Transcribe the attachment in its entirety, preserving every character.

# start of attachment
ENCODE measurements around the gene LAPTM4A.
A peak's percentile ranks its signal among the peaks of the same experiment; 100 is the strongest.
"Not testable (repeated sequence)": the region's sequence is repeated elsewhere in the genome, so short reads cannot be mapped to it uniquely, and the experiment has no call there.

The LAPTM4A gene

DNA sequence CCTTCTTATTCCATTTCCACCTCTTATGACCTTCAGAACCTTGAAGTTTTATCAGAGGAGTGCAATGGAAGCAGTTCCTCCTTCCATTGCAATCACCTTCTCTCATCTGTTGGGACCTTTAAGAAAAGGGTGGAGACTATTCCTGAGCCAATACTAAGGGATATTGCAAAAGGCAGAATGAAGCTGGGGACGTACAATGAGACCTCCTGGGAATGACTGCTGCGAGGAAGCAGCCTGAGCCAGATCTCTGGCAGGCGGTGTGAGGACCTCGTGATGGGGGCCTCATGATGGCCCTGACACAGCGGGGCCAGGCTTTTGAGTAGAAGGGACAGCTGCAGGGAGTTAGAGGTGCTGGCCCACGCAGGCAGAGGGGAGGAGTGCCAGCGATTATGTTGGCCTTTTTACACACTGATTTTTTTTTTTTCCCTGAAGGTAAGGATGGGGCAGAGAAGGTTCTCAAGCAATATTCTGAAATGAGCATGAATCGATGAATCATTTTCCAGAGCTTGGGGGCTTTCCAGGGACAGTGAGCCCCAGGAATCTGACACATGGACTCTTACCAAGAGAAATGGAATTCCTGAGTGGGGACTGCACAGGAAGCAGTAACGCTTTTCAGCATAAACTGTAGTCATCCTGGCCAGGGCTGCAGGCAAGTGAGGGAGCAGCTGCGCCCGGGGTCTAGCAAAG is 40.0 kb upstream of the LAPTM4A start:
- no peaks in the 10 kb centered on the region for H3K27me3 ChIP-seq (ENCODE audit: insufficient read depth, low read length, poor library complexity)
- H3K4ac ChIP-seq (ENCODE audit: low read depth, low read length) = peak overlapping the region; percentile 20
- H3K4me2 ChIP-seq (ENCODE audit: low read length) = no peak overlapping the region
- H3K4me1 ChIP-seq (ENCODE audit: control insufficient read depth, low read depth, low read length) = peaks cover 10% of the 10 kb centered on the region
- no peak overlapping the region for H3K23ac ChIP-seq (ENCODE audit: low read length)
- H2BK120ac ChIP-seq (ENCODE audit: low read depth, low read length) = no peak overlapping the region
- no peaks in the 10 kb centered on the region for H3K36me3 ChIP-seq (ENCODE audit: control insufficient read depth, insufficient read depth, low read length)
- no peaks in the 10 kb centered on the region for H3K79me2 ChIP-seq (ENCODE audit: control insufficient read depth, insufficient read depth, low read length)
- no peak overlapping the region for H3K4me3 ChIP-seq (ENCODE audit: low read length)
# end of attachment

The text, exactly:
ENCODE measurements around the gene LAPTM4A.
A peak's percentile ranks its signal among the peaks of the same experiment; 100 is the strongest.
"Not testable (repeated sequence)": the region's sequence is repeated elsewhere in the genome, so short reads cannot be mapped to it uniquely, and the experiment has no call there.

The LAPTM4A gene

DNA sequence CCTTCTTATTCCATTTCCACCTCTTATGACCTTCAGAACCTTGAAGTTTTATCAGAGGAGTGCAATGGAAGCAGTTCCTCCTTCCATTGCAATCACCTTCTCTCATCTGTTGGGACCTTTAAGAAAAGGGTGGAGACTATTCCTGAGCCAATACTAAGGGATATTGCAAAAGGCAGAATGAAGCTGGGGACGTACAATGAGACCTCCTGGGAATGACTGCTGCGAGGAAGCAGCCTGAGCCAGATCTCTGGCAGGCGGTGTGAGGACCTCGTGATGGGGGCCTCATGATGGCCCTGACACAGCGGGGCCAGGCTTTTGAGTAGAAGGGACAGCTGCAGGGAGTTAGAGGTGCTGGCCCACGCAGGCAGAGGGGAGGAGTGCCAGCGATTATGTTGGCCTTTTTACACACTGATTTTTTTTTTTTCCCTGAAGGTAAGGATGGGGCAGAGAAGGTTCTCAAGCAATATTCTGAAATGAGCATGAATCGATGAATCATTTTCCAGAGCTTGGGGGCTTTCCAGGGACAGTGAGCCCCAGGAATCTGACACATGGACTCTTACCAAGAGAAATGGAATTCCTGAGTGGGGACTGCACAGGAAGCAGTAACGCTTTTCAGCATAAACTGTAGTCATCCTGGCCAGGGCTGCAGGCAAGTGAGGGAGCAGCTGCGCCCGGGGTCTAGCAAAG is 40.0 kb upstream of the LAPTM4A start:
- no peaks in the 10 kb centered on the region for H3K27me3 ChIP-seq (ENCODE audit: insufficient read depth, low read length, poor library complexity)
- H3K4ac ChIP-seq (ENCODE audit: low read depth, low read length) = peak overlapping the region; percentile 20
- H3K4me2 ChIP-seq (ENCODE audit: low read length) = no peak overlapping the region
- H3K4me1 ChIP-seq (ENCODE audit: control insufficient read depth, low read depth, low read length) = peaks cover 10% of the 10 kb centered on the region
- no peak overlapping the region for H3K23ac ChIP-seq (ENCODE audit: low read length)
- H2BK120ac ChIP-seq (ENCODE audit: low read depth, low read length) = no peak overlapping the region
- no peaks in the 10 kb centered on the region for H3K36me3 ChIP-seq (ENCODE audit: control insufficient read depth, insufficient read depth, low read length)
- no peaks in the 10 kb centered on the region for H3K79me2 ChIP-seq (ENCODE audit: control insufficient read depth, insufficient read depth, low read length)
- no peak overlapping the region for H3K4me3 ChIP-seq (ENCODE audit: low read length)